North China

Click to this video!

We treat two adjacent areas together as the Northern Central Region of China. One is the historical heartland of the country, along the Yellow River where the Chinese Empire first developed; the other is the more wild and arid territory of Inner Mongolia to the North and West. The two are not as distinct as that makes them sound, though; Inner Mongolia now has substantial cities, and several of the other provinces have desert areas.

Regions

Regions of north China
Henan Province (Birthplace of the nation and ancient home to more than 200 emperors from more than 20 dynasties)
Shanxi Province (Yellow River, mountains, ancient cities and tourist areas)
Shandong Province
Hebei Province
Inner Mongolia Autonomous Region
Tianjin
Beijing

Cities

  • Beijing — capital of the country.
  • Hohhot — capital of Inner Mongolia
  • Jinan — capital of Shandong Province, at the mouth of the Yellow River
  • Qingdao — Shandong's largest city
  • Shijiazhuang — capital of Hebei Province
  • Taiyuan — industrial city with a long history, capital of Shanxi Province.
  • Tianjin — port city near Beijing
  • Zhengzhou — on the south bank of the Yellow River, capital of Henan Province.

Stay Safe

According to UNAIDS, 0.5% of Chinese sex workers are infected with HIV. One study reported that 5% of low-cost sex workers were infected. In one part of Yunnan province, the infection rate is estimated to be as high as 7%. The Chinese government has initiated programs to educate sex workers in HIV/AIDS prevention.

Rising HIV/AIDS rates among Chinese's elderly has been partially attributed to the use of sex workers.

China is a huge country that shows a huge regional difference in crime rates but in general it poses no more risk than most western countries. Although you may hear locals complaining about increasing crime rates, violent crime remains rare. Many tourists will more likely feel safer in China than in their home country.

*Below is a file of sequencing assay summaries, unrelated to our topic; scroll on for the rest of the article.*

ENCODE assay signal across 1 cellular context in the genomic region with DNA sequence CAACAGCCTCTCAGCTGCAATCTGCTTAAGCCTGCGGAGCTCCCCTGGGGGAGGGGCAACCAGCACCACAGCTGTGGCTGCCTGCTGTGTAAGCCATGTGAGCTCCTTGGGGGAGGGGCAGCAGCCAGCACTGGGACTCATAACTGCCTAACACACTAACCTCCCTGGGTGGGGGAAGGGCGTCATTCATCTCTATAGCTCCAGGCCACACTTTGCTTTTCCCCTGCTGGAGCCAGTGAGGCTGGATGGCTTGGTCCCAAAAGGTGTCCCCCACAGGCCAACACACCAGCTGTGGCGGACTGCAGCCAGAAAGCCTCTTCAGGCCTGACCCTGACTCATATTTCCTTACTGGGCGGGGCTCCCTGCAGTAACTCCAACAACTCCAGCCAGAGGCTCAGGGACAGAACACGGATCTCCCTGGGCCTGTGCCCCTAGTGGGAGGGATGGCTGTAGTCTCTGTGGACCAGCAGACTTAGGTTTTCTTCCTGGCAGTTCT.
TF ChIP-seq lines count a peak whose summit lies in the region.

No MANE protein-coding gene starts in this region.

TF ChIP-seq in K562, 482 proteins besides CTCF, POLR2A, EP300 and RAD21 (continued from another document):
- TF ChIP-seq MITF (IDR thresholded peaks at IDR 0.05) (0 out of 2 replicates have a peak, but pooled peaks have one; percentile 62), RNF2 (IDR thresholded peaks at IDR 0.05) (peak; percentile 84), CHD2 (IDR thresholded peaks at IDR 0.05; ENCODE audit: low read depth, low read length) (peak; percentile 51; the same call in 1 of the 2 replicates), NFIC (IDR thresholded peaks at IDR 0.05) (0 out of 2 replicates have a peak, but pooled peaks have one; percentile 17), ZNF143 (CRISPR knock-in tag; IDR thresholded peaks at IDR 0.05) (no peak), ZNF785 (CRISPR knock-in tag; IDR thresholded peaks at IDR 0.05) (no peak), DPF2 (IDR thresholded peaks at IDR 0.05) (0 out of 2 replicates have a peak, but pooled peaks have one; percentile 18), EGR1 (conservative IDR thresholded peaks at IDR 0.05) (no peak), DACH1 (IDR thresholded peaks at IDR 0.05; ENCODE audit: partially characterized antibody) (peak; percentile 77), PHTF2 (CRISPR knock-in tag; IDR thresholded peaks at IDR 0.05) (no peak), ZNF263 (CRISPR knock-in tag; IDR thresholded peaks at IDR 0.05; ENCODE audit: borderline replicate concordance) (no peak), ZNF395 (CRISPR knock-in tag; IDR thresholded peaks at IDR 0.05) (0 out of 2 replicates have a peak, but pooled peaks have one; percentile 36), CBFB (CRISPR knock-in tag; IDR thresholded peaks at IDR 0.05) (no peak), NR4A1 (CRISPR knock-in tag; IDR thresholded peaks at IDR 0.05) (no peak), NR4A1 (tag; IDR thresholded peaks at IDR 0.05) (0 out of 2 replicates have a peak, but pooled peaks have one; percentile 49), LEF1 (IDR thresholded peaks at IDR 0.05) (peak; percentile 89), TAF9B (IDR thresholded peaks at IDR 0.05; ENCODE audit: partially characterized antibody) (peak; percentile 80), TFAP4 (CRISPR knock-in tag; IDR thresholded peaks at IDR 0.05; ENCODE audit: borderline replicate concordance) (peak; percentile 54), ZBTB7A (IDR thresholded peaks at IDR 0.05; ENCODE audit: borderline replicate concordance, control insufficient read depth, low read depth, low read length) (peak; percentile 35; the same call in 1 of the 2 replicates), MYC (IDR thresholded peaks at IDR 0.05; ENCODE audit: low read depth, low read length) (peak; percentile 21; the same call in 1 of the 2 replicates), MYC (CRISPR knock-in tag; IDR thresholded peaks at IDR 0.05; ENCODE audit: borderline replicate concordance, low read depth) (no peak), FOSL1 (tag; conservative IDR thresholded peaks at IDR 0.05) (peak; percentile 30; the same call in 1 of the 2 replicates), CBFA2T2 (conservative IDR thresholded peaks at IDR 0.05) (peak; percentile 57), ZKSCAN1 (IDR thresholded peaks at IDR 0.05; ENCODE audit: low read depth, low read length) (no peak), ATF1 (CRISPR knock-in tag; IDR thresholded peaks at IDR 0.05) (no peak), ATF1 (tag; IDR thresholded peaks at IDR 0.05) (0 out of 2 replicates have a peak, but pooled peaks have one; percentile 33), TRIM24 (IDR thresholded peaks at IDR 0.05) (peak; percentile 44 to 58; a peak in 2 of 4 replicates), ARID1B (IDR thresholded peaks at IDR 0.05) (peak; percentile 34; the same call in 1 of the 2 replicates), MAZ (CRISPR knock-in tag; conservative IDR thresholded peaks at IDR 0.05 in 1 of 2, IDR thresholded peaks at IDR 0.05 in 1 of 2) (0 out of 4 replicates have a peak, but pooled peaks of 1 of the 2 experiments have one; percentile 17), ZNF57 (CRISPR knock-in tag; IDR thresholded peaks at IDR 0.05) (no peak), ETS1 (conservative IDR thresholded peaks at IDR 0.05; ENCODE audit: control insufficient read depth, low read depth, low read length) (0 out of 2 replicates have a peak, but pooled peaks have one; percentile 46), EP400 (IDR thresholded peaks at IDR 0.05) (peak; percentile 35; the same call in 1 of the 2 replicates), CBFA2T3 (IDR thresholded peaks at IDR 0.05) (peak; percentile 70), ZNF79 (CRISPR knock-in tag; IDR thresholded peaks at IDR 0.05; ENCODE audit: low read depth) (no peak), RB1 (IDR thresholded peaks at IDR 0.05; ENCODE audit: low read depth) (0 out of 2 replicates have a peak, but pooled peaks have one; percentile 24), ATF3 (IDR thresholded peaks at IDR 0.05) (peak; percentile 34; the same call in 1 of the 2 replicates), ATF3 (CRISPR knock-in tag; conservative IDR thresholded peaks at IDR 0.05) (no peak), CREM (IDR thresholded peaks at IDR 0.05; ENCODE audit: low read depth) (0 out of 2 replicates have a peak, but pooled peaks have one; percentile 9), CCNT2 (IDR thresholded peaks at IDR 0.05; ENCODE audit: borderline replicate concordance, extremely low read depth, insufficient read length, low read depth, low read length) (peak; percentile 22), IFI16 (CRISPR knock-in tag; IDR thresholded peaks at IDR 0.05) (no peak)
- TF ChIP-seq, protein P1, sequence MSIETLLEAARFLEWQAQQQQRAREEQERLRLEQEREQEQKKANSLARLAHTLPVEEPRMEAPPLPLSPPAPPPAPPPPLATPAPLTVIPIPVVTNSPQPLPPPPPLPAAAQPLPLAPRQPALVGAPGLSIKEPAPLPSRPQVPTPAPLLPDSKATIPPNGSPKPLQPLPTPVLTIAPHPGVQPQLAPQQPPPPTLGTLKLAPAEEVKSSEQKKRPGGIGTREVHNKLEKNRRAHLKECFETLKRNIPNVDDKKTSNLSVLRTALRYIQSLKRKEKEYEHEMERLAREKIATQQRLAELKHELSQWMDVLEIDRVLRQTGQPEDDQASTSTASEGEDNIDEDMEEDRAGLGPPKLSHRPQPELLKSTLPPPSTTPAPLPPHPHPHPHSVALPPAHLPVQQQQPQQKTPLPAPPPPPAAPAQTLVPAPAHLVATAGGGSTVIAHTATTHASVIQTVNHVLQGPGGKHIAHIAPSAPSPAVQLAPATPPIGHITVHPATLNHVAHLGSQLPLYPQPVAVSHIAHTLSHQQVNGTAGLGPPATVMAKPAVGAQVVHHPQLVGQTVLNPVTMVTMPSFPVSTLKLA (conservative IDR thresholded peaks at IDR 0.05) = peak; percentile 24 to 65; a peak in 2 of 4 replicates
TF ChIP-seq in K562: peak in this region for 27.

Healthcare for foreigners

Most major Chinese cities have clinics and hospitals that are more appropriate for foreigners, with English speaking and Western qualified staff. Although expensive, it is worth identifying them whenever you plan to stay in an area for a significant time. For non-urgent medical treatment, you may want to consider traveling to Hong Kong, Taiwan or South Korea for a higher standard of treatment which may not be particularly more expensive.

Emergency numbers

The following emergency telephone numbers work in all areas of China; calling them from a cell phone is free.

  • Patrol Police: 110
  • Fire Department: 119
  • (Government-owned) Ambulance/EMS: 120
  • (some areas private-owned) Ambulance: 999
  • Traffic Police: 122
  • Directory inquiries: 114
  • Consumer Protection: 12315

See Also

Editing and creating content requires user account. Login, if you have an account

If you don't have an account

Create account now!

Already have an account? Login Now